Belle’s Tool Box, creative play space, opening soon



There has been a steady hum of construction on the southwest corner of 42nd Ave. and 34th St. for several months now. The bright blue concrete block building, an automobile garage since 1955, has been completely repurposed. Local sign painter Forrest Wozniak recently painted the new business name on the exterior: Belle’s Tool Box, but passers-by might still be wondering what it means?

Belle’s Tool Box co-owner Lucy Elliot said. “I’ve dreamed of creating a ‘children’s project space’ for young children and their grown-ups for decades. I recently retired from my job as a history educator, and I’m aware that time is ticking. This play, build, and fix-it enterprise is a nod to my Mom and other fine women; my Mom’s name was Bonnie, but her nickname was Bonnie Belle.”

Belle's Tool Box 06Photo left: Lucy Elliot, co-owner of Belle’s Tool Box, on the southwest corner of 42nd Ave. and 34th St. Elliot is stepping into a phase of her life that she dreamed of for decades: opening a creative play, build and fix-it space for young children and their grown-ups. (Photo by Margie O’Loughlin)

Elliot said that Belle’s Tool Box will be opening in mid-September. “We hope to grow organically and, as of now, we don’t have a website. If you want to find out the exact days and times that we’ll be here, just give a holler over the fence. We plan to have staggered hours like a library. Parents can choose a time that’s convenient, and drop in for an hour or so to play with their child or children. The 25’ x 25’ interior space is too small to stay much longer than that.”

“We want to start small,” Elliot added, “and just see how things develop. We’ll be asking for a donation of $3-5 per visit. We’re not a non-profit, and we’re not trying to get rich either. Our hope is that the donations will cover utilities and taxes. Everyone is welcome—just not all at the same time. We have seven coat hooks for children in the entry way, and five for adults. If a family comes for a visit and the main area is too busy, the gazebo and the learning gardens will be fun to play in too.”

Elliot and her husband Mark lived in Elgin, Illinois for more than thirty years. They moved to Longfellow 3-½ years ago to be close to their daughter, son-in-law, and two grandchildren. Daughter Jenni Cantine is Elliot’s partner in creating and operating Belle’s Tool Box.

“Our relocation made starting a new business more challenging,” Elliot said. If we’d still been in Elgin, we would have been able to draw on the interests and experience of our longtime friends and neighbors. But here, we were starting from scratch. I read the neighborhood newspapers, and I chose contractors who advertised in them. I ended up having great experiences with all of the people I hired, in particular builder David Graffunder, who was able to translate my ideas into reality.”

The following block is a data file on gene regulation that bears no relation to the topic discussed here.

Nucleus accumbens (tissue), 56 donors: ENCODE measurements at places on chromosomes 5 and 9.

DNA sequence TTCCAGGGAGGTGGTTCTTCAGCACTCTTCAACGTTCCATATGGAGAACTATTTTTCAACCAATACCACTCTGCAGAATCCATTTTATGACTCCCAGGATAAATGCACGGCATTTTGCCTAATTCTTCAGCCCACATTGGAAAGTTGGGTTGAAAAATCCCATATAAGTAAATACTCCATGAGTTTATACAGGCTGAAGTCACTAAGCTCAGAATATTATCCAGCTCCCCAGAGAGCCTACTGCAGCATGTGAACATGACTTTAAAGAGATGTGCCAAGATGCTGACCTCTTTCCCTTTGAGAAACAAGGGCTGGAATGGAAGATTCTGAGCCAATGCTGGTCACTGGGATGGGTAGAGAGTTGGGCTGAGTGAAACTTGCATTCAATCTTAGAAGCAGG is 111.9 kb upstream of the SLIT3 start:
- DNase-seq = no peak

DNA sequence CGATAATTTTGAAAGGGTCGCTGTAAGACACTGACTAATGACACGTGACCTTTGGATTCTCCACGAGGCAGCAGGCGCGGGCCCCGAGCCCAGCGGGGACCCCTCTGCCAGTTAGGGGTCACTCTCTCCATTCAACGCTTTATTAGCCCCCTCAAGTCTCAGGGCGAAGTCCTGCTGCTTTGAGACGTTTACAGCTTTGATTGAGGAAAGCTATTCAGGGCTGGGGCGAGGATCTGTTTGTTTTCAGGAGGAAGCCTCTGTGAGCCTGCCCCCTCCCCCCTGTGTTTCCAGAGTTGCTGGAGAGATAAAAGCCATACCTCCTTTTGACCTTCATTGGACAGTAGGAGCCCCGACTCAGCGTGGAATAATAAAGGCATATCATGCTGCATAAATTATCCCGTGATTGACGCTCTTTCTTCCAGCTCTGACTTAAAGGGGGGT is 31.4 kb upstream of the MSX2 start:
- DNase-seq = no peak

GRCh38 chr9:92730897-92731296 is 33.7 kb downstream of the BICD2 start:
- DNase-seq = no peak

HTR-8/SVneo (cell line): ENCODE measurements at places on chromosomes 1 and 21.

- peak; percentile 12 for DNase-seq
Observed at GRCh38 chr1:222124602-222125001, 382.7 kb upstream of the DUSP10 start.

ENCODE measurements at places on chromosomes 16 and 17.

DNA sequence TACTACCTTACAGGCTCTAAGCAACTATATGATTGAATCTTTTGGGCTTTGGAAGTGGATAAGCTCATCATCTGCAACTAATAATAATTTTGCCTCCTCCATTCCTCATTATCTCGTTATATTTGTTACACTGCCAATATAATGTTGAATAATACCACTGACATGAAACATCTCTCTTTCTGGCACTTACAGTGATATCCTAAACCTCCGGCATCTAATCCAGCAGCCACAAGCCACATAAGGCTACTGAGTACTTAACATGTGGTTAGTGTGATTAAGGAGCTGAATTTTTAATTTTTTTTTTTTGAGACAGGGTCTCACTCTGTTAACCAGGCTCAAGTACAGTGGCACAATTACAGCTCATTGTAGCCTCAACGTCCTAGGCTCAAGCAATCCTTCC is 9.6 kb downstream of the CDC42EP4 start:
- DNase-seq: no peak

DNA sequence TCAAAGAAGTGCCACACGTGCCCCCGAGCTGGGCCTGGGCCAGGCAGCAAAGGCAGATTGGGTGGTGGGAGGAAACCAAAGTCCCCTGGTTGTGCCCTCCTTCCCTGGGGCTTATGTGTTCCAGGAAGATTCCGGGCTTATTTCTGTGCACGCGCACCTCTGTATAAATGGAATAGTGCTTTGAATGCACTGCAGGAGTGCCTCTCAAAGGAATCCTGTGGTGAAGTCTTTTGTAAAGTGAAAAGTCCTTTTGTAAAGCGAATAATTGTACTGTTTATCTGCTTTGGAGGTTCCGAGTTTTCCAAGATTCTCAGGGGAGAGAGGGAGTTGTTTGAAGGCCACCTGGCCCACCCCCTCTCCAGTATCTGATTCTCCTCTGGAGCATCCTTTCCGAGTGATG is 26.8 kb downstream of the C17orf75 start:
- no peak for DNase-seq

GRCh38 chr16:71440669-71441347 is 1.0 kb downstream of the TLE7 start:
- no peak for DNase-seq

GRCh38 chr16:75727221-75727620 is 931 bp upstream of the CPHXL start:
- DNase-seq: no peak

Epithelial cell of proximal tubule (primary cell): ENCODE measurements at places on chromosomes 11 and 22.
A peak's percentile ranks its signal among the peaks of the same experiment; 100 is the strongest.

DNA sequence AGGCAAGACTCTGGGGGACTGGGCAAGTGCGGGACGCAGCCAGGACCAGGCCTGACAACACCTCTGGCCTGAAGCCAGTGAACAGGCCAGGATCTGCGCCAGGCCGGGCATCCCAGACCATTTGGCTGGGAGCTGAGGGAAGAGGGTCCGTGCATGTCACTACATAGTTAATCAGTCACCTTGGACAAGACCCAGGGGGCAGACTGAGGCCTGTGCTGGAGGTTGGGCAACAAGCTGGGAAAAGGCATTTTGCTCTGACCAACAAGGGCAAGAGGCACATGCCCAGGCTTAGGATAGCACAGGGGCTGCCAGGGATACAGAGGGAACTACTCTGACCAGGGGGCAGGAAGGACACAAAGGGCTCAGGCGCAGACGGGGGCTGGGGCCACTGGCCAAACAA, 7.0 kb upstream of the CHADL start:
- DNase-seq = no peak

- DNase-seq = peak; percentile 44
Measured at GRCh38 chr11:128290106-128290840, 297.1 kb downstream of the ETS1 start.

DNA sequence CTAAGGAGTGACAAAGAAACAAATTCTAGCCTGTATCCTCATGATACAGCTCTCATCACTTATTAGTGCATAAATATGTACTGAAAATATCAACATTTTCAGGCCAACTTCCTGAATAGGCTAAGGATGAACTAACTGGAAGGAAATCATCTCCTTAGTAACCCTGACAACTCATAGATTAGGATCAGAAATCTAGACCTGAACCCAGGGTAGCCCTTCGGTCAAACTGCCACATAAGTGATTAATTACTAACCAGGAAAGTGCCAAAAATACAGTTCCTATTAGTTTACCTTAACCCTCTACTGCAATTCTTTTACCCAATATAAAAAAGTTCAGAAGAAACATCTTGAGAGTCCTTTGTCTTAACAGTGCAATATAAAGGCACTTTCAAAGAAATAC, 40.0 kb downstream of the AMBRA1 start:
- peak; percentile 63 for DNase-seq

Elliot said, “I pretty much designed everything on site. Much of the wood that’s visible has been reclaimed. I see planned obsolescence as something we really need to get away from. There’s so much joy in giving new life to used products. The accent tiles in the bathroom came from Junket; the sink and other mechanicals came from the Habitat for Humanity ReStore and Better Futures. The plantings mostly came from Mother Earth Gardens and Minnehaha Nursery, who provided valuable advice.”

With a lifetime of experience in the fields of early childhood education, teen parent education, and regional history, Elliot dreamed of finding a way to pull all of her interests together. “In each of those capacities,” Elliot said, “I found myself always lugging boxes of stuff around. I love process-oriented stuff, 3-D stuff, re-purposed stuff. Part of my dream was to have a space where all of this learning stuff could stay put and be used.”

It appears that Elliot’s dream has come true.

“We have this wonderful spot on the corner, a tiny square of the universe where we can do so much good,” she said. “People in the neighborhood have really been supportive, dropping off peony plants, and building materials for the kids; a woman handed a box of quilting and sewing materials over the fence the other day. Our neighbors, and the neighborhood businesses too, have been patient during our long construction. This has been a labor of love for us, and we will continue to welcome help and ideas along the way.”


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